Hohenberg v. Ferrero USA, Inc

Filing 43

ORDER granting in part and denying in part 31 Motion to Dismiss. The Court grants Plaintiffs 30 days from the date of this order to amend or cure any deficienciesif they canin an amended consolidated complaint. Signed by Judge Marilyn L. Huff on 06/30/2011. (ag) (mam).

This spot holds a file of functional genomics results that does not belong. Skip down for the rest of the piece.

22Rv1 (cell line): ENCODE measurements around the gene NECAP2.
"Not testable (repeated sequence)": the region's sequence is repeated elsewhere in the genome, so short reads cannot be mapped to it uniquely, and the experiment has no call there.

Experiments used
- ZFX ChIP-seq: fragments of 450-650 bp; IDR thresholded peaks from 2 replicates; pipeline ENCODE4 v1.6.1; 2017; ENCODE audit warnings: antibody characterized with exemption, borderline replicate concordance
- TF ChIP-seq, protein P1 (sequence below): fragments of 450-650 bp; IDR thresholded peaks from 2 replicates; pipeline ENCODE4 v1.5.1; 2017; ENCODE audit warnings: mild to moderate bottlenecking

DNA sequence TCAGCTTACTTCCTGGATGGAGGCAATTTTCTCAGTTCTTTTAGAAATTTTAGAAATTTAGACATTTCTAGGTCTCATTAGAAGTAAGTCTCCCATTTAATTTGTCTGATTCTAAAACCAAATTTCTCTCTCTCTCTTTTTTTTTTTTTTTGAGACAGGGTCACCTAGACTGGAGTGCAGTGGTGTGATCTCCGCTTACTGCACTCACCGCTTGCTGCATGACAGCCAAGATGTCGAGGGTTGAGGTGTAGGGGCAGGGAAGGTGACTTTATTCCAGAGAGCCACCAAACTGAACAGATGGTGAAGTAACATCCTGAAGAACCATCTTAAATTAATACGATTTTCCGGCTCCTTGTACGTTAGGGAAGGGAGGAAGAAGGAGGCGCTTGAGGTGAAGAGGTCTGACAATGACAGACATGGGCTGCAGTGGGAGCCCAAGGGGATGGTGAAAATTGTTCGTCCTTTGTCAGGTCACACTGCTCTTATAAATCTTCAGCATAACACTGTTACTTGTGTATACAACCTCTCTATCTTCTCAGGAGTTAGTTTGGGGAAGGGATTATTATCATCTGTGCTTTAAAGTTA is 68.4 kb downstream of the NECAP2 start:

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1 2 3 4 5 6 7 8 UNITED STATES DISTRICT COURT 9 SOUTHERN DISTRICT OF CALIFORNIA 10 11 In re FERRERO LITIGATION. CASE NO. 11-CV-205 H (CAB) ORDER GRANTING IN PART AND DENYING IN PART MOTION TO DISMISS 12 13 14 15 On April 18, 2011, Defendant Ferrero U.S.A., Inc. (“Ferrero”) filed a motion to dismiss 16 Plaintiffs’ consolidated complaint. (Doc. Nos. 30-31.) On May 31, 2011, Plaintiffs filed a 17 response in opposition to Defendant’s motion to dismiss. (Doc. No. 39.) On June 13, 2011, 18 Defendant filed a reply in support of its motion. (Doc. No. 42.) The Court determined this 19 matter to be appropriate for resolution without oral argument and submitted it on the parties’ 20 papers pursuant to Local Civil Rule 7.1(d)(1). (Doc. No. 41.) For the following reasons, the 21 Court GRANTS IN PART and DENIES IN PART Defendant’s motion to dismiss. 22 Background 23 This is a consolidated consumer class action lawsuit brought on behalf of people who 24 have purchased Ferrero’s Nutella® spread after relying on allegedly deceptive and misleading 25 labeling and advertisements. (Doc. No. 14, Cons. Compl.) Specifically, Plaintiffs allege that 26 Ferrero misleadingly promotes its Nutella® spread as healthy and beneficial to children when 27 in fact it contains dangerous levels of fat and sugar. (Id. ¶ 99-102.) Based on these 28 representations, Plaintiffs bring causes of action alleging (1) violations of California’s Unfair -1- 11cv205 1 Competition Law (“UCL”), Cal. Bus. & Prof. Code §§ 17200 et seq.; (2) violations of 2 California’s False Advertising Law, (“FAL”), Cal. Bus. & Prof. Code §§ 17500 et seq.; (3) 3 violations of California’s Consumer Legal Remedies Act (“CLRA”), Cal. Civ. Code §§ 1770 4 et seq.; (4) breach of express warranty; and (5) breach of implied warranty of merchantability. 5 (Id.) Discussion 6 7 I. Motion to Dismiss Pursuant to Fed. R. Civ. P. 12(b)(6) 8 A motion to dismiss a complaint under Federal Rule of Civil Procedure 12(b)(6) tests 9 the legal sufficiency of the claims asserted in the complaint. Navarro v. Black, 250 F.3d 729, 10 732 (9th Cir. 2001). Rule 8(a)(2) requires that a pleading stating a claim for relief contain “a 11 short and plain statement of the claim showing that the pleader is entitled to relief.” The 12 function of this pleading requirement is to “give the defendant fair notice of what the . . . claim 13 is and the grounds upon which it rests.” Bell Atlantic Corp. v. Twombly, 550 U.S. 544, 555 14 (2007). “While a complaint attacked by a Rule 12(b)(6) motion to dismiss does not need 15 detailed factual allegations, a plaintiff’s obligation to provide the ‘grounds’ of his ‘entitlement 16 to relief’ requires more than labels and conclusions, and a formulaic recitation of the elements 17 of a cause of action will not do.” Id. A complaint does not “suffice if it tenders ‘naked 18 assertion[s]’ devoid of ‘further factual enhancement.’” Ashcroft v. Iqbal, 129 S.Ct. 1937, 1949 19 (2009) (quoting Twombly, 550 U.S. at 557). “Factual allegations must be enough to raise a 20 right to relief above the speculative level.” Twombly, 550 U.S. at 555 (citing 5 C. Wright & 21 A. Miller, Federal Practice and Procedure § 1216, pp. 235-36 (3d ed. 2004)). “All allegations 22 of material fact are taken as true and construed in the light most favorable to plaintiff. 23 However, conclusory allegations of law and unwarranted inferences are insufficient to defeat 24 a motion to dismiss for failure to state a claim.” Epstein v. Wash. Energy Co., 83 F.3d 1136, 25 1140 (9th Cir. 1996); see also Twombly, 550 U.S. at 555. 26 II. Plaintiff’s Complaint 27 A. Standing under UCL, FAL, and CLRA 28 As an initial matter, Ferrero argues that Plaintiffs lack standing under the UCL, FAL, -2- 11cv205 1 and CLRA to pursue claims based on statements that appear on Nutella®’s website. (Doc. No. 2 30-1 at 16.) Ferrero argues that neither of the named Plaintiffs alleges that she visited the 3 website, and, therefore, neither Plaintiff actually relied on statements from the website before 4 purchasing Nutella®. (Id.) Plaintiffs argue that they did not have to visit the website because 5 the representations on the website were part of Ferrero’s overall advertising campaign. (Doc. 6 No. 39 at 17-19.) 7 In order to assert a claim under the UCL or FAL, a person must have “suffered injury 8 in fact and ha[ve] lost money or property as a result of such unfair competition.” Cal. Bus. & 9 Prof. Code §§ 17204, 17535. Therefore, actual reliance is required to have standing to sue 10 under the UCL or FAL. Kwikset Corp. v. Sup. Ct., 51 Cal. 4th 310, 326-27 (2011); In re 11 Tobacco II Cases, 46 Cal. 4th 298, 306 (2009) (A plaintiff “proceeding on a claim of 12 misrepresentation as the basis of his or her UCL action must demonstrate actual reliance on 13 the allegedly deceptive or misleading statements, in accordance with well-settled principles 14 regarding the element of reliance in ordinary fraud actions.”). In addition, actual reliance is 15 required to have standing to sue under the CLRA. See Cohen v. DirecTV, Inc., 178 Cal. App. 16 4th 966, 973 (2007). 17 In the consolidated complaint, Plaintiffs allege that Ferrero’s Nutella® website contains 18 various misrepresentations. (Doc. No. 14 ¶¶ 78-89.) However, Plaintiffs both allege that they 19 only relied on representations from Nutella®’s label and television advertisements in 20 purchasing Nutella®. (Id. ¶¶ 105-06.) In their briefing, Plaintiffs admit that they have not 21 personally visited the website. (Doc. No. 39 at 19.) Therefore, Plaintiffs did not actually rely 22 on any statements from Ferrero’s website in making their decision to buy Nutella®. 23 Plaintiffs argue that they did not have to rely on the individual misrepresentations on 24 the website because they were part of a long-term, multifaceted advertising campaign, citing 25 In re Tobacco II Cases, 46 Cal. 4th 298 (2009). (Doc. No. 39 at 19.) However, Tobacco II is 26 distinguishable from this action because although Plaintiffs argue that they were exposed to 27 a long-term advertising campaign in their opposition, Plaintiffs never allege this in their 28 consolidated complaint. See id. at 328 (“[W]here, as here, a plaintiff alleges exposure to a -3- 11cv205 1 long-term advertising campaign, the plaintiff is not required to plead with an unrealistic degree 2 of specificity that the plaintiff relied on particular advertisements or statements.”); cf. 3 Tietsworth v. Sears, Roebuck & Co., 720 F. Supp. 2d 1123, 1145 (N.D. Cal. 2010) (“‘It is 4 axiomatic that the complaint may not be amended by briefs in opposition to a motion to 5 dismiss.’”). In addition, the other cases Plaintiffs cite are two cases relying on this language 6 from the Tobacco II case, see, e.g., Morey v. NextFoods, Inc., 2010 U.S. Dist. LEXIS 67990, 7 at *5 (S.D. Cal. 2010); Rikos v. P&G, 2011 U.S. Dist. LEXIS 49076, at *24 (W.D. Ohio 8 2011), and one case interpreting Florida law. See, e.g., Fitzpatrick v. General Mills, Inc., 263 9 F.R.D. 687 (S.D. Fla. 2010). Accordingly, based on the allegations in the consolidated 10 complaint, Plaintiffs did not actually rely on the statements on Nutella®’s website before 11 making their purchases and lack standing to challenge these statements under the UCL, FAL, 12 and CLRA. Kwikset, 51 Cal. 4th at 326-27; Tobacco II, 46 Cal. 4th at 306; Cohen, 178 Cal. 13 App. 4th at 973. 14 B. Federal Preemption 15 In the consolidated complaint, Plaintiffs allege that Ferrero deceptively omits that 16 Nutella® contains artificial flavoring. (Doc. No. 14 ¶ 97.) Ferrero argues that any state law 17 claim based on this alleged omission on Nutella®’s label would be preempted by the Nutrition 18 Labeling and Education Act (“NLEA”). (Doc. No. 30-1 at 12-13.) Plaintiffs argue that they 19 are not challenging the adequacy of the disclosure, but rather are merely alleging that Ferrero’s 20 disclosures are deceptive. (Doc. No. 39 at 11.) 21 The Federal Food, Drug, and Cosmetic Act (“FDCA”) was enacted in 1938. “It 22 prohibits the misbranding of food.” Chacanaca v. Quaker Oats Co., 752 F. Supp. 2d 1111, 23 1116 (N.D. Cal. 2010); see also Peviani v. Hostess Brands, Inc., 750 F. Supp. 2d 1111, 1117 24 (C.D. Cal. 2010). In 1990, Congress amended the FDCA through the passage of the Nutrition 25 Labeling and Education Act (“NLEA”). The NLEA aimed to “clarify and . . . strengthen the 26 Food and Drug Administration’s legal authority to require nutrition labeling on foods, and to 27 establish the circumstances under which claims may be made about nutrients in foods.” H.R. 28 Rep. No. 101-538, at 7 (1990), reprinted in 1990 U.S.C.C.A.N. 3336, 3337. -4- 11cv205 1 “The many subsections of 21 U.S.C. § 343 establish the conditions under which food 2 is considered ‘misbranded.’” Chacanaca, 752 F. Supp. 2d at 1116. Generally, food is 3 misbranded under 21 U.S.C. § 343(a)(1) if “its labeling is false or misleading in any 4 particular.” Specifically, 21 U.S.C. § 343(k) instructs that a food is misbranded if “it bears or 5 contains any artificial flavoring, artificial coloring, or chemical preservative, unless it bears 6 labeling stating that fact.” 7 The Supremacy Clause of the United States Constitution empowers Congress to enact 8 legislation that preempts state law. See Gibbons v. Ogden, 22 U.S. 1, 211 (1824) (“In every 9 such case, the act of Congress, or the treaty, is supreme; and the law of the State, though 10 enacted in the exercise of powers not controverted, must yield to it.”); Law v. General Motors 11 Corp., 114 F.3d 908, 909 (9th Cir.1997) (“The Supremacy Clause empowers Congress to 12 supplant decentralized, state-by-state regulation with uniform national rules”). “Federal 13 preemption occurs when: (1) Congress enacts a statute that explicitly pre-empts state law; (2) 14 state law actually conflicts with federal law; or (3) federal law occupies a legislative field to 15 such an extent that it is reasonable to conclude that Congress left no room for state regulation 16 in that field.” Chae v. SLM Corp., 593 F.3d 936, 941 (9th Cir.2010) (quoting Tocher v. City 17 of Santa Ana, 219 F.3d 1040, 1045 (9th Cir.2000)). The first circumstance is at issue here. 18 The Supreme Court has instructed that a court must “start with the assumption that the 19 historic police powers of the States were not to be superseded by [a] Federal Act unless that 20 was the clear and manifest purpose of Congress.” United States v. Locke, 529 U.S. 89, 107 21 (2000) (internal quotation marks omitted). This presumption against preemption is heightened 22 where “federal law is said to bar state action in fields of traditional state regulation.” N.Y. 23 State Conference of Blue Cross & Blue Shield Plans v. Travelers Ins. Co., 514 U.S. 645, 655 24 (1995). In light of the historical “primacy of state regulation of matters of health and safety,” 25 Medtronic, Inc. v. Lohr, 518 U.S. 470, 485 (1996), courts can assume that “state and local 26 regulation related to [such] matters . . . can normally coexist with federal regulations.” 27 Hillsborough County v. Automated Med. Labs., Inc., 471 U.S. 707, 718 (1985). However, 28 consumer protection laws, such as the UCL, FAL, and CRLA, are nonetheless preempted if -5- 11cv205 1 they seek to impose requirements that contravene the requirements set forth by federal law. 2 See Wyeth v. Levine, 129 S. Ct. 1187, 1200 (2009). Where Congress does provide for express 3 preemption, the presumption against preemption requires courts to read the clause narrowly. 4 Medtronic, 518 U.S. at 485. 5 The NLEA states that it “shall not be construed to preempt any provision of State law, 6 unless such provision is expressly preempted under [21 U.S.C. § 343-1(a)] of the [FDCA].” 7 Pub. L. No. 101-535, § 6(c)(1), 104 Stat. 2353, 2364. See also In re Farm Raised Salmon 8 Cases, 42 Cal. 4th 1077, 1091 (2008) (“Congress made clear that the preemptive scope of 9 section 343-1 was to sweep no further than the plain language of the statute itself.”). Under 10 § 343-1(a), the NLEA expressly preempts any state or political subdivision of a state from 11 directly or indirectly establishing “any requirement for the labeling of food of the type required 12 by section . . . 403(k) [21 U.S.C. § 343(k)] that is not identical to the requirement of such 13 section.” 21 U.S.C. § 343-1(a)(3). “‘Not identical’ . . . means that the State requirement 14 directly or indirectly imposes obligations or contains provisions concerning the composition 15 or labeling of food, or concerning a food container, that: (i) Are not imposed by or contained 16 in the applicable provision [or regulation]; or (ii) Differ from those specifically imposed by or 17 contained in the applicable provision [or regulation].” 21 C.F.R. § 100.1(c)(4). 18 In the consolidated complaint, Plaintiffs allege that Ferrero has deceptively omitted 19 “that Nutella® contains artificial flavoring.” (Doc. No. 14 ¶ 97.) Therefore, despite their 20 contentions, Plaintiffs do appear to be challenging the adequacy of Ferrero’s disclosure of this 21 ingredient. Further, the Court concludes that to the extent this allegation applies to Nutella®’s 22 label, it is preempted. Nutella®’s label lists “VANILLIN: AN ARTIFICIAL FLAVOR” as 23 one of its ingredients. (Doc. No. 30-3, Declaration of Amir Steinhart Ex. A.)1 Because 24 Nutella®’s label states the fact that it contains vanillin, an artificial flavor, the label complies 25 with the disclosure requirements of 21 U.S.C. § 343(k). Requiring any further disclosure of 26 1 27 28 The Court may properly consider exhibit A, Nutella®’s label, because the consolidated complaint “necessarily relies” on this document. See Marder v. Lopez, 450 F.3d 445, 448 (9th Cir. 2006) (“A court may consider evidence on which the complaint ‘necessarily relies’ if: (1) the complaint refers to the document; (2) the document is central to the plaintiff's claim; and (3) no party questions the authenticity of the copy attached to the 12(b)(6) motion.”). -6- 11cv205 1 the artificial flavoring ingredient on Nutella®’s label would impose a requirement different 2 from the labeling requirements of section 343(k). Accordingly, any such claim would be 3 preempted by the NLEA. See 21 U.S.C. § 343-1(a)(3). 4 Ferrero also argues that Plaintiffs’ claims are preempted to the extent they rely on the 5 statements: “Hazelnut Spread with Skim Milk & Cocoa,” and “Made with over 50 Hazelnuts 6 per Jar.” (Doc. No. 30-1 at 9-12.) Federal Rule of Civil Procedure 9(b) requires that “[i]n all 7 averments of fraud or mistake, the circumstances constituting fraud or mistake shall be stated 8 with particularity.” Fed. R. Civ. P. 9(b). Under Rule 9(b), “[a]verments of fraud must be 9 accompanied by ‘the who, what, when, where, and how’ of the misconduct charged.” Vess, 10 317 F.3d at 1106. Rule 9(b)’s heightened pleading standards apply to claims for violation of 11 the UCL, FAL, or CLRA that are grounded in fraud. See Vess v. Ciba-Geigy Corp. USA, 317 12 F.3d 1097, 1103-06 (9th Cir. 2009); Kearns v. Ford Motor Co., 567 F.3d 1120, 1125 (9th Cir. 13 2009). The only “where” that Plaintiffs provide for those two statements are Ferrero’s website 14 and Ferrero’s television advertisements. (Doc. No. 14 ¶¶ 79-81, 91-92) Ferrero does not argue 15 that statements from the television advertisements are preempted, (Doc. No. 30-1 at 7), and the 16 Court has concluded that, based on the allegations in the consolidated complaint, Plaintiffs lack 17 standing to challenge the statements from Nutella®’s website. See supra Section II.A. 18 Accordingly, the Court declines to consider at this time whether these statements are 19 preempted. 20 C. Reasonable Consumer Test and Puffery 21 Ferrero argues that Plaintiffs’ UCL, FAL, and CLRA claims should be dismissed 22 because none of the statements challenged by Plaintiffs are likely to deceive an ordinary 23 consumer. (Doc. No. 30-1 at 13-20.) Ferrero also argues that some of the challenged 24 statements like “tasty yet balanced breakfast” constitute non-actionable puffery. (Id. at 15.) 25 Plaintiffs argue that their allegations are sufficient to satisfy the reasonable consumer test at 26 the pleading stage. (Doc. No. 39 at 12-14.) Plaintiffs also argue that the statements at issue 27 in their complaint are concrete factual assertions and not puffery. (Id. at 14-17.) 28 California’s UCL prohibits “any unlawful, unfair or fraudulent business act or practice -7- 11cv205 1 and unfair, deceptive, untrue or misleading advertising.” Cal. Bus. & Prof. Code §17200. 2 California’s FAL prohibits any “unfair, deceptive, untrue or misleading advertising.” Id. § 3 17500. California’s CLRA prohibits “unfair methods of competition and unfair or deceptive 4 acts or practices.” Cal. Civ. Code § 1770. Under these California statutes, conduct is 5 deceptive or misleading if it is likely to deceive an ordinary consumer. Williams v. Gerber 6 Products Co., 552 F.3d 934, 938 (9th Cir. 2008). “California courts . . . have recognized that 7 whether a business practice is deceptive will usually be a question of fact not appropriate for 8 decision on demurrer.” Id. at 939; accord. Linear Tech. Corp. v. Applied Materials, Inc., 152 9 Cal. App. 4th 115, 134-35 (2007). 10 “Generalized, vague, and unspecified assertions constitute ‘mere puffery’ upon which 11 a reasonable consumer could not rely, and hence are not actionable” under the UCL, FAL, or 12 CLRA. Anunziato v. eMachines, Inc., 402 F. Supp. 2d 1133, 1139 (C.D. Cal. 2005); see 13 Cook, Perkiss & Liehe, Inc. v. N. Cal. Collection Serv., 911 F.2d 242, 245 (9th Cir. 1990); 14 Williams, 523 F.3d at 939 n.3. Puffery involves “outrageous generalized statements, not 15 making specific claims, that are so exaggerated as to preclude reliance by consumers.” Cook, 16 911 F.2d at 246 (quotations omitted). “While product superiority claims that are vague or 17 highly subjective often amount to nonactionable puffery, ‘misdescriptions of specific or 18 absolute characteristics of a product are actionable.’” Southland Sod Farms v. Stover Seed 19 Co., 108 F.3d 1134, 1145 (9th Cir. 1997) (citations omitted). Whether a statement is puffery 20 may be decided as a matter of law on a motion to dismiss. Cook, 911 F.2d at 245. However, 21 it is a “rare situation” where granting a motion to dismiss claims under the UCL is appropriate. 22 Williams, 552 F.3d at 939. 23 The Court concludes that this not one of the “rare situations” where granting a motion 24 to dismiss these claims is appropriate. Based on the allegations in the consolidated complaint, 25 it would not be impossible for Plaintiffs to prove that a reasonable consumer would be 26 deceived by the statements. See Williams, 552 F.3d at 939. The Court also rejects Ferrero’s 27 contention that because its statements are true they cannot be actionable. A statement may be 28 deceptive and actionable under the UCL, FAL, and CLRA even though it is truthful. See -8- 11cv205 1 Morgan v. AT&T Wireless Servs., Inc., 177 Cal. App. 4th 1235, 1255 (2009) (“A perfectly 2 true statement couched in such a manner that it is likely to mislead or deceive the consumer, 3 such as by failure to disclose other relevant information, is actionable under the UCL.” 4 (internal qoutation marks omitted)); Leoni v. State Bar, 39 Cal. 3d 609, 626 (1985) (The UCL 5 and FAL “have been interpreted broadly to embrace not only advertising which is false, but 6 also advertising which although true, is either actually misleading or which has a capacity, 7 likelihood or tendency to deceive or confuse the public.”). 8 Moreover, with respect to Ferrero’s puffery argument, the allegations in the complaint 9 appear to be specific rather than generalized or vague, and the Court declines to dismiss these 10 statements as puffery at this time. See Cook, 911 F.2d at 246. Further, even if some of the 11 statements relied on by Plaintiff standing on their own may constitute puffery, those statements 12 contribute “to the deceptive context of the packaging as a whole.” Williams, 523 F.3d at 939 13 n.3. Given their context, the Court would decline to dismiss these statements as well. See id.; 14 see also Franklin Fueling Sys. v. Veeder-Root Co., 2009 U.S. Dist. LEXIS 72953, at *22 (E.D. 15 Cal. 2009) (“[W]here at least some actionable statements have been pled, a claim cannot be 16 dismissed on the ground that some statements constitute mere puffery.”) Accordingly, at this 17 time, the Court declines to dismiss Plaintiffs’ UCL, FAL, and CLRA claims for failure to 18 satisfy the reasonable consumer test or as non-actionable puffery. 19 D. CLRA 20 Ferrero argues that Plaintiffs’ claim for violations of the CLRA should be dismissed 21 because Plaintiffs’ allegations regarding the CLRA merely provide labels and conclusions. 22 (Doc. No. 30-1 at 23.) Plaintiffs argue that their allegations are sufficient as they detail 23 Ferrero’s behavior with respect to each CLRA section it allegedly violated. (Doc. No. 39 at 24 20.) The Court agrees with Plaintiffs. The consolidated complaint gives a detailed list of the 25 representations that Plaintiffs challenge, (Doc. No. 14 ¶¶ 76-98), and the complaint later lists 26 the sections of the CLRA that Ferrero has allegedly violated along with a statement of how the 27 section was violated. (Id. ¶ 156.) These allegations are more than mere labels and 28 conclusions, and they satisfy Rule 8's pleading requirements. See Twombly, 550 U.S. at 555. -9- 11cv205 1 Accordingly, the Court declines to dismiss Plaintiffs’ CLRA claim. 2 E. “Unfair” and “Unlawful” conduct under the UCL 3 Ferrero argues that Plaintiffs have failed to state a claim for “unfair” or “unlawful” 4 conduct under the UCL. (Doc. No. 30-1 at 20-22.) Plaintiffs argue that they have sufficiently 5 plead causes of action for these two prongs of the UCL. (Doc. No. 39 at 21-22.) 6 The UCL has three prongs; it can be violated by conduct that is “fraudulent,” “unfair,” 7 or “unlawful.” See Cel-Tech Commc’ns, Inc. v. Los Angeles Cellular Telephone Co., 20 Cal. 8 4th 163, 180 (1999); Blakemore v. Sup. Ct., 129 Cal. App. 4th 36, 48-49 (2005). “Whether 9 a practice is deceptive, fraudulent, or unfair is generally a question of fact which requires 10 ‘consideration and weighing of evidence from both sides’ and which usually cannot be made 11 on demurrer.” Linear Tech., 152 Cal. App. 4th at 134-35. 12 With respect to the “unlawful” prong, the complaint alleges that Ferrero’s conduct is 13 unlawful because it violates the Federal Food, Drug, and Cosmetic Act (“FDCA”), California’s 14 Sherman Food, Drug, and Cosmetic Law (“Sherman Law”), the FAL, and the CLRA. (Doc. 15 No. 14 ¶¶ 132-35.) Ferrero argues that this claim should be dismissed because Plaintiffs have 16 not stated a violation of these four statutes. (Doc. No. 30-1 at 20-21.) The Court has 17 previously stated that it declines to dismiss Plaintiffs’ FAL and CLRA claims. See supra 18 sections II.C, II.D. In addition, at this time and giving all inferences to the Plaintiffs, the Court 19 cannot conclude as a matter of law that Ferrero has not violated the FDCA or the Sherman 20 Law. See Linear Tech., 152 Cal. App. 4th at 134-35; Williams, 552 F.3d at 939. Accordingly, 21 Plaintiffs can rely on these statutes in bringing their claim under the “unlawful” prong of the 22 UCL, and the Court declines to dismiss this claim. 23 With respect to the “unfair” prong, the consolidated complaint alleges that the false and 24 misleading labeling of Nutella® is “unfair” because such conduct is immoral, unscrupulous, 25 and offends public policy. (Doc. No. 14 ¶ 142.) Ferrero argues that Plaintiffs’ claim should 26 be dismissed because their claim seeks to bar the sale of any food that contains the levels of 27 fat and sugar that are contained in Nutella®. (Doc. No. 30-1 at 21-22.) Plaintiffs argue that 28 their allegations are sufficient, and they are not seeking to prohibit the sale of Nutella®. (Doc. - 10 - 11cv205 1 No. 39 at 21-22.) 2 California courts define an unfair business practice as either a practice that undermines 3 a legislatively declared policy or threatens competition, or a practice that has an impact on its 4 alleged victim that outweighs the reasons, justifications, and motives of the alleged wrongdoer. 5 Lozano v. AT&T Wireless Servs., Inc., 504 F.3d 718, 736 (9th Cir. 2007); see Cel-Tech, 20 6 Cal. 4th at 186-87; South Bay Chevrolet v. General Motors Acceptance Corp., 72 Cal. App. 7 4th 861, 886 (1999). Applying the South Bay balancing test, Defendant’s practices may be 8 considered unfair if the utility of its conduct is outweighed by the gravity of the harm that 9 Plaintiffs allegedly suffered. See id. The Court concludes that Plaintiffs’ allegations are 10 sufficient to withstand a motion to dismiss. Plaintiffs have plausibly alleged that the utility of 11 Ferrero’s advertising and labeling is outweighed by the harm they have suffered. See Linear 12 Tech., 152 Cal. App. 4th at 134-35; Williams, 552 F.3d at 939. In addition, despite Ferrero’s 13 contentions, Plaintiffs are only attempting to change Nutella®’s marketing, not prohibit its 14 sale. Accordingly, the Court declines to dismiss this claim. 15 F. Breach of Express Warranty 16 Plaintiffs allege that Ferrero breached an express warranty based on representations 17 made to the public on Nutella®’s advertising, packaging, and other means. (Doc. No. 14 ¶¶ 18 161-65.) Ferrero argues that Plaintiffs’ claim fails because it relies on implication rather than 19 any affirmative statement of fact regarding Nutella®. (Doc. No. 30-1 at 23-24; Doc. No. 42 20 at 10.) Plaintiffs argue that the statements in Ferrero’s advertising campaign were sufficiently 21 specific and unequivocal to create an express warranty. (Doc. No. 39 at 23-24.) 22 California Commercial Code section 2313 provides that an express warranty is created 23 by: “(a) Any affirmation of fact or promise made by the seller to the buyer which relates to 24 the goods and becomes part of the basis of the bargain creates an express warranty that the 25 goods shall conform to the affirmation or promise”; and “(b) Any description of the goods 26 which is made part of the basis of the bargain creates an express warranty that the goods shall 27 conform to the description.” Cal. Com. Code § 2313. 28 “In order to plead a cause of action for breach of express warranty, one must allege the - 11 - 11cv205 1 exact terms of the warranty, plaintiff's reasonable reliance thereon, and a breach of that 2 warranty which proximately causes plaintiff injury.” Williams v. Beechnut Nutrition Corp., 3 185 Cal. App. 3d 135, 142 (1986). A complaint satisfies these requirements where it “alleges 4 [defendant] ‘utilized the advertising media to urge the use and application of [the subject 5 product] and expressly warranted to the general public including plaintiff herein, that said 6 product was effective, proper and safe for its intended use.’” Id.; see also Aaronson v. Vital 7 Pharms., Inc., 2010 U.S. Dist. LEXIS 14160, at *17 (S.D. Cal. 2010) (“Statements made by 8 a manufacturer through its advertising efforts can be construed as warranty statements.” (citing 9 Keith v. Buchanan, 173 Cal. App. 3d 13, 21-22 (1985))). 10 Based on the allegations in the complaint and giving all inferences to Plaintiffs, the 11 challenged statements are sufficiently specific and unequivocal to constitute an affirmative of 12 fact or promise. See Morey, 2010 U.S. Dist. LEXIS 67990, at *5-6; In re Toyota Unintended 13 Acceleration Cases, 754 F. Supp. 2d 1145, 1182 (C.D. Cal. 2010); see also Keith, 173 Cal. 14 App. 3d at 21 (“‘The determination as to whether a particular statement is an expression of 15 opinion or an affirmation of a fact is often difficult, and frequently is dependent upon the facts 16 and circumstances existing at the time the statement is made.’”). Accordingly, at this time, the 17 Court declines to dismiss Plaintiffs’ breach of express warranty claim. 18 G. Breach of Implied Warranty of Merchantability 19 Plaintiffs allege that Ferrero breached the implied warranty of merchantability because 20 Nutella is not in fact “an example of a healthy and balanced breakfast” and is also not a 21 “healthy” nor “nutritious” breakfast food, as represented on the product’s advertising, 22 packaging, and other means. (Doc. No. 14 ¶¶ 166-71.) Ferrero argues that Nutella® does not 23 breach this warranty because it is fit for its ordinary purpose, human consumption. (Doc. No. 24 30-1 at 24-25.) Plaintiffs argue that a plaintiff can also state claim for breach of the implied 25 warranty of merchantability if he or she alleges that the good does not conform to the promises 26 or affirmations of fact made on the container or label. (Doc. No. 39 at 24.) 27 Under California Commercial Code § 2314(1), “a warranty that the goods shall be 28 merchantable is implied in a contract for their sale.” The California Supreme Court has - 12 - 11cv205 1 explained that “[m]erchantability has several meanings, two of which are relevant to the instant 2 case: the product must ‘[conform] to the promises or affirmations of fact made on the container 3 or label,’ and must be ‘fit for the ordinary purposes for which such goods are used.” Hauter 4 v. Zogarts, 14 Cal. 3d 104, 118 (1975) (citing Cal. Com. Code § 2315(2)(c), (f)). 5 Although Ferrero argues that Nutella® is fit for its ordinary purpose of consumption, 6 Plaintiffs are bringing their claim under a different definition of merchantability, whether the 7 product conforms with “the promises or affirmations of fact made on the container or label.” 8 Cal. Com. Code § 2314(2)(f). Accordingly, the Court declines to dismiss Plaintiffs’ claim for 9 breach of the implied warranty of merchantability. Conclusion 10 11 For the reasons above, the Court GRANTS IN PART and DENIES IN PART Defendant 12 Ferrero’s motion to dismiss the consolidated complaint. The Court grants Plaintiffs 30 days 13 from the date of this order to amend or cure any deficiencies–if they can–in an amended 14 consolidated complaint. 15 16 IT IS SO ORDERED. DATED: June 30, 2011 ________________________________ MARILYN L. HUFF, District Judge UNITED STATES DISTRICT COURT 17 18 19 20 21 22 23 24 25 26 27 28 - 13 - 11cv205